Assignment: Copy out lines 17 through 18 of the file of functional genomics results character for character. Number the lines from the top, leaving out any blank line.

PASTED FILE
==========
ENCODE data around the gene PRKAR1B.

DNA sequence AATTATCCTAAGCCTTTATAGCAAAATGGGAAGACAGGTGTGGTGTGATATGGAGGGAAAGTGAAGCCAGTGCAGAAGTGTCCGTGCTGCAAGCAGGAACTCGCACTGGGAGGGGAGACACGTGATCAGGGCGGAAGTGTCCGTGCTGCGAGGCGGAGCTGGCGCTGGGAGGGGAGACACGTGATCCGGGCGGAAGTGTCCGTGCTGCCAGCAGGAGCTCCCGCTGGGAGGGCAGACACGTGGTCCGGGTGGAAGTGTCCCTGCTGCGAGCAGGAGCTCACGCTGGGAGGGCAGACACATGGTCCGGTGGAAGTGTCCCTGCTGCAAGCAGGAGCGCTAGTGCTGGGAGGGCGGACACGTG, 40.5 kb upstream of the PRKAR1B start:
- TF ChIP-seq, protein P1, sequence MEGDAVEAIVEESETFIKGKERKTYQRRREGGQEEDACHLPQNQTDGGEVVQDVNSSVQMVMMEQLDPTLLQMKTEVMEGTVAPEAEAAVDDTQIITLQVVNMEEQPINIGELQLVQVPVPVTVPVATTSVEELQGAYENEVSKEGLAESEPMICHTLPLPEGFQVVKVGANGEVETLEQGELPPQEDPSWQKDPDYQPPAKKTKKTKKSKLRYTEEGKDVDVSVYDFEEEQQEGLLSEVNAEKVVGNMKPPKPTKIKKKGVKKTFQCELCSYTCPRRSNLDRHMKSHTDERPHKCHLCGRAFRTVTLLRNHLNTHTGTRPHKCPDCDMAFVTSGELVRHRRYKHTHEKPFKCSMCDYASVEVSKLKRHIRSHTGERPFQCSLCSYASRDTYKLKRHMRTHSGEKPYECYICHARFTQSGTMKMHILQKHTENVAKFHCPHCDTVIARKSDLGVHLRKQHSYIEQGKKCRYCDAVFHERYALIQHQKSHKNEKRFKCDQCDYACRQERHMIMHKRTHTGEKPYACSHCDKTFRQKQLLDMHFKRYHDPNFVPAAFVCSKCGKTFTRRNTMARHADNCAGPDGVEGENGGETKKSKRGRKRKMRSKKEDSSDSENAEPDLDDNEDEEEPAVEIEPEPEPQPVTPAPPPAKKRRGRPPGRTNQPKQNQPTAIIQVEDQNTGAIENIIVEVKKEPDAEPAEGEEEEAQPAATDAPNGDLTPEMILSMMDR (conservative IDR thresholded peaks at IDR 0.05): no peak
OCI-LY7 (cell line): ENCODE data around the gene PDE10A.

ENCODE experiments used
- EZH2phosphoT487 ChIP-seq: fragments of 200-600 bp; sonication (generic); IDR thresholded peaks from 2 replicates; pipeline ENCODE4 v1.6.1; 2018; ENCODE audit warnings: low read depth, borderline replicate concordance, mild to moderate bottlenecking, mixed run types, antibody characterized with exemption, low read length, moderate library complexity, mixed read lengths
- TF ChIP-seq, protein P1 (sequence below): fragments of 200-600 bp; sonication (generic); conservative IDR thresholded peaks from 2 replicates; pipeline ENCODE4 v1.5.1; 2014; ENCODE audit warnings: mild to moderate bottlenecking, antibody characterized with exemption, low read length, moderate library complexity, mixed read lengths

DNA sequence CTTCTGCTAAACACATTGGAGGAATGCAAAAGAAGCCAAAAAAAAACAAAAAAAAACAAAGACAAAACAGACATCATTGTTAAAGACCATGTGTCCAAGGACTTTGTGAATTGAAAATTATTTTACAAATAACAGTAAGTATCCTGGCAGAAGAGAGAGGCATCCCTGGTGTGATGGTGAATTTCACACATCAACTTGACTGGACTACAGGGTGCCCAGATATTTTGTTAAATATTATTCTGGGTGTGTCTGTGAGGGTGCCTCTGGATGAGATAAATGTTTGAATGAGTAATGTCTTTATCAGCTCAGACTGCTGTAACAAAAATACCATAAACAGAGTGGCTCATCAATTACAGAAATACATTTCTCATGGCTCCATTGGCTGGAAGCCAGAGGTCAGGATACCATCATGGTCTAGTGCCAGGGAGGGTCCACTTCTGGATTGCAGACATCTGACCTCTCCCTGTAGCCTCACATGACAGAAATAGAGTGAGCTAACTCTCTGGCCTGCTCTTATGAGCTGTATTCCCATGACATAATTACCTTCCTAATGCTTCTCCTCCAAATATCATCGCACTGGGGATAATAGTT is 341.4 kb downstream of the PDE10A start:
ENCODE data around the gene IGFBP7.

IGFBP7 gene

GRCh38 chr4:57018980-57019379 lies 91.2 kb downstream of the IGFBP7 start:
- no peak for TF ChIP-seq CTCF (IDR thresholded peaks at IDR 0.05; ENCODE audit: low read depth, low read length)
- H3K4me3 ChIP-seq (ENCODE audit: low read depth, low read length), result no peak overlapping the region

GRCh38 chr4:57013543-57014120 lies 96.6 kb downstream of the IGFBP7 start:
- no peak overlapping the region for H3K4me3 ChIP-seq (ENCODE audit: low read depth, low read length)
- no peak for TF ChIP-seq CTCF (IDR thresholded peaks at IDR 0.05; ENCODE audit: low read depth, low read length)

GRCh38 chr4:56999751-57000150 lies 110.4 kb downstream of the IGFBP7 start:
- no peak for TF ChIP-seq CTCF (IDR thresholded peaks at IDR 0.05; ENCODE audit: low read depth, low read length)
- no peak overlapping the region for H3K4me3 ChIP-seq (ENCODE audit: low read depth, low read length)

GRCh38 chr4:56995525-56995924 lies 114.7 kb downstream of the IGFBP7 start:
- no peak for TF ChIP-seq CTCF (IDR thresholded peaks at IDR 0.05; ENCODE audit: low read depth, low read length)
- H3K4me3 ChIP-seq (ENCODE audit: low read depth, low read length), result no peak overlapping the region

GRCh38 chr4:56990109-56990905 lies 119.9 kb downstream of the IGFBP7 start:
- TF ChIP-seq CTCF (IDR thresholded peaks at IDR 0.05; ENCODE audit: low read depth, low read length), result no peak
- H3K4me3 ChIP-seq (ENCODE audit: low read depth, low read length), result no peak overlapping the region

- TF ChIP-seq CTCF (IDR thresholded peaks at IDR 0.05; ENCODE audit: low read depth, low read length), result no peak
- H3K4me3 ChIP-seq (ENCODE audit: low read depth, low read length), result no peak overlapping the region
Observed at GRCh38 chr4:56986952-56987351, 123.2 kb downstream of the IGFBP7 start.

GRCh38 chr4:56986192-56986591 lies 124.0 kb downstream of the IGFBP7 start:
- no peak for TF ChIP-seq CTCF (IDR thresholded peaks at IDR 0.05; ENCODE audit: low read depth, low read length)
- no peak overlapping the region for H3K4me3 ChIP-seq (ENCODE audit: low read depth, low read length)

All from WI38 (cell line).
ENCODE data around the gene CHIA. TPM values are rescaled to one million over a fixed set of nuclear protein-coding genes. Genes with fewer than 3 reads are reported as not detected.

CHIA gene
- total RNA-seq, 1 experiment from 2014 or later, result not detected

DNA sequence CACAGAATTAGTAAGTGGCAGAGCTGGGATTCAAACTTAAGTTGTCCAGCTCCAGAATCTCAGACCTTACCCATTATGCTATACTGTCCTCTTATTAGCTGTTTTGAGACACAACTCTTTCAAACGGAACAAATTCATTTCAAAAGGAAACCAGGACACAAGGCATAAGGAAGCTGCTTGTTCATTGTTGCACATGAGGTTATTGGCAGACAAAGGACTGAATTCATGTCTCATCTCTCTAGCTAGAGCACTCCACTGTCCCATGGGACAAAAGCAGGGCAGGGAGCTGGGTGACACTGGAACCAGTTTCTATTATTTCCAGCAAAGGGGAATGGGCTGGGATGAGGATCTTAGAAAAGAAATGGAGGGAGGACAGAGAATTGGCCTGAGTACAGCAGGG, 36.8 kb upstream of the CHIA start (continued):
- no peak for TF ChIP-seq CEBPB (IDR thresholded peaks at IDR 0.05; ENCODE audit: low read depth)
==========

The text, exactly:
GRCh38 chr4:56999751-57000150 lies 110.4 kb downstream of the IGFBP7 start:
- no peak for TF ChIP-seq CTCF (IDR thresholded peaks at IDR 0.05; ENCODE audit: low read depth, low read length)